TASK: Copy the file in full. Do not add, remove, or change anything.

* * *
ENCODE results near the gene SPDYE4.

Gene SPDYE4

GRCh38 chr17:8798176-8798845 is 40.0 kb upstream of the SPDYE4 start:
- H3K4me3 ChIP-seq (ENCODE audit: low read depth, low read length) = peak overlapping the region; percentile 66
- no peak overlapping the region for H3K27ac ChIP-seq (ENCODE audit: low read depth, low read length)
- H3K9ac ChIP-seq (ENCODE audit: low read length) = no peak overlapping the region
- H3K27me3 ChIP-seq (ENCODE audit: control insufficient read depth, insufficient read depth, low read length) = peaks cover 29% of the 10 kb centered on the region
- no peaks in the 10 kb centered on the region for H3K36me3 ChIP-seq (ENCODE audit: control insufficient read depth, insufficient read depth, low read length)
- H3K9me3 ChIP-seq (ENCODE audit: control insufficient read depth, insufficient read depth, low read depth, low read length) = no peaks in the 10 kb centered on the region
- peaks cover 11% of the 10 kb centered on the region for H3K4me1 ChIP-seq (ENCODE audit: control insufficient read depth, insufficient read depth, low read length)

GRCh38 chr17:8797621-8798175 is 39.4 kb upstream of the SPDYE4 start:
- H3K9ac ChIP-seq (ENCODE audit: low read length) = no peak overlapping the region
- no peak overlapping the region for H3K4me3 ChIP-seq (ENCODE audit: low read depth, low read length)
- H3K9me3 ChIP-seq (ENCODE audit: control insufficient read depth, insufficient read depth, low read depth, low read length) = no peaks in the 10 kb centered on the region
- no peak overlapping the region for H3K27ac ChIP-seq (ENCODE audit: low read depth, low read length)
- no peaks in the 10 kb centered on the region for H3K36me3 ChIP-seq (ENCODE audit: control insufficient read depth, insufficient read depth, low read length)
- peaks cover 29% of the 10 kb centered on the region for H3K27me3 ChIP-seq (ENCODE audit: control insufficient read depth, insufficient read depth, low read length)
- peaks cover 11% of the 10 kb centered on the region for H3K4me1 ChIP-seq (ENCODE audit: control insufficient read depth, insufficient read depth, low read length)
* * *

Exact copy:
ENCODE results near the gene SPDYE4.

Gene SPDYE4

GRCh38 chr17:8798176-8798845 is 40.0 kb upstream of the SPDYE4 start:
- H3K4me3 ChIP-seq (ENCODE audit: low read depth, low read length) = peak overlapping the region; percentile 66
- no peak overlapping the region for H3K27ac ChIP-seq (ENCODE audit: low read depth, low read length)
- H3K9ac ChIP-seq (ENCODE audit: low read length) = no peak overlapping the region
- H3K27me3 ChIP-seq (ENCODE audit: control insufficient read depth, insufficient read depth, low read length) = peaks cover 29% of the 10 kb centered on the region
- no peaks in the 10 kb centered on the region for H3K36me3 ChIP-seq (ENCODE audit: control insufficient read depth, insufficient read depth, low read length)
- H3K9me3 ChIP-seq (ENCODE audit: control insufficient read depth, insufficient read depth, low read depth, low read length) = no peaks in the 10 kb centered on the region
- peaks cover 11% of the 10 kb centered on the region for H3K4me1 ChIP-seq (ENCODE audit: control insufficient read depth, insufficient read depth, low read length)

GRCh38 chr17:8797621-8798175 is 39.4 kb upstream of the SPDYE4 start:
- H3K9ac ChIP-seq (ENCODE audit: low read length) = no peak overlapping the region
- no peak overlapping the region for H3K4me3 ChIP-seq (ENCODE audit: low read depth, low read length)
- H3K9me3 ChIP-seq (ENCODE audit: control insufficient read depth, insufficient read depth, low read depth, low read length) = no peaks in the 10 kb centered on the region
- no peak overlapping the region for H3K27ac ChIP-seq (ENCODE audit: low read depth, low read length)
- no peaks in the 10 kb centered on the region for H3K36me3 ChIP-seq (ENCODE audit: control insufficient read depth, insufficient read depth, low read length)
- peaks cover 29% of the 10 kb centered on the region for H3K27me3 ChIP-seq (ENCODE audit: control insufficient read depth, insufficient read depth, low read length)
- peaks cover 11% of the 10 kb centered on the region for H3K4me1 ChIP-seq (ENCODE audit: control insufficient read depth, insufficient read depth, low read length)